June 14, 2006
Are Judges Political? An Empirical Analysis
Are Judges Political?
An Empirical Analysis of the Federal Judiciary
Cass R. Sunstein, David Schkade, Lisa M. Ellman, and Andres Sawicki
Brookings Institution Press 2006
Trade Cloth, 0-8157-8234-9, $24.95
From the blurb:
Americans are engaged in an intense debate about their judicial branch of government. Some people worry about "activist" judges who are "legislating from the bench," making an end run around electoral democracy, while others feel that the judiciary is properly protecting fundamental rights. How do the political leanings of judges affect their activity on the bench? To put it another way, Are Judges Political? And to what degree? This provocative book produces real answers by looking at what judges actually do, injecting fact and analysis into a discussion that is all too often overwhelmed by sound bites and ideological howling.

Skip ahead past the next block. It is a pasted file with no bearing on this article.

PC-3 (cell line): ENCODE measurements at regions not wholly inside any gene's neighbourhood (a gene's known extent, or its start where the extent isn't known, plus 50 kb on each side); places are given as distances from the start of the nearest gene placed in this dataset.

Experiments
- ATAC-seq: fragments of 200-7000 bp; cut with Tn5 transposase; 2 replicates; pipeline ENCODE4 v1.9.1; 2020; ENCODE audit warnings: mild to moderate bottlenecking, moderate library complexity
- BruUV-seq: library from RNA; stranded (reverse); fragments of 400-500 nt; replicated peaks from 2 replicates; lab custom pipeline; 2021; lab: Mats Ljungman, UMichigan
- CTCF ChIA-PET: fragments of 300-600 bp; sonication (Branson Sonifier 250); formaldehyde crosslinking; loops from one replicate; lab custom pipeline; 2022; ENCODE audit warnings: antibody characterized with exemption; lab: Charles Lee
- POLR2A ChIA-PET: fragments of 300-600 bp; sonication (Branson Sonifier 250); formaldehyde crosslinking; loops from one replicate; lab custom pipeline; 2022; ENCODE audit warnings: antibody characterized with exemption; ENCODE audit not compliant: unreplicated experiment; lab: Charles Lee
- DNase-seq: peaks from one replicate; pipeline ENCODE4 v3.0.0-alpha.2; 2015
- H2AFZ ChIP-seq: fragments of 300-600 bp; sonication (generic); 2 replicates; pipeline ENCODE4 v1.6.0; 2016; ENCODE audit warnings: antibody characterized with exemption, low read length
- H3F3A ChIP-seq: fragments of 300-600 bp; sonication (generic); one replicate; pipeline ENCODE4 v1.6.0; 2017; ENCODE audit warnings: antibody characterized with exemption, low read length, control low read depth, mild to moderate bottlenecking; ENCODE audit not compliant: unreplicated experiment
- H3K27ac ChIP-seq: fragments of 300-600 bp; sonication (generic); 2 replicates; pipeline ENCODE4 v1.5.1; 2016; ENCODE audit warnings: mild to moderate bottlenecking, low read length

Are Judges Political? injects precision into an impassioned but often impressionistic discussion by quantifying how ideology affects legal judgments. Interestingly, even in the most controversial cases, Republican and Democratic appointees agree more than they disagree. When they do disagree, however, the analysis of who votes how (and under what circumstances) can be quite illuminating and tells us a great deal about human nature as well as politics and justice in America.
Are Judges Political? finds that judges do adhere to the law, but where the law is not plain, political convictions clearly play a role. And when like-minded judges sit together, they may well go to extremes.
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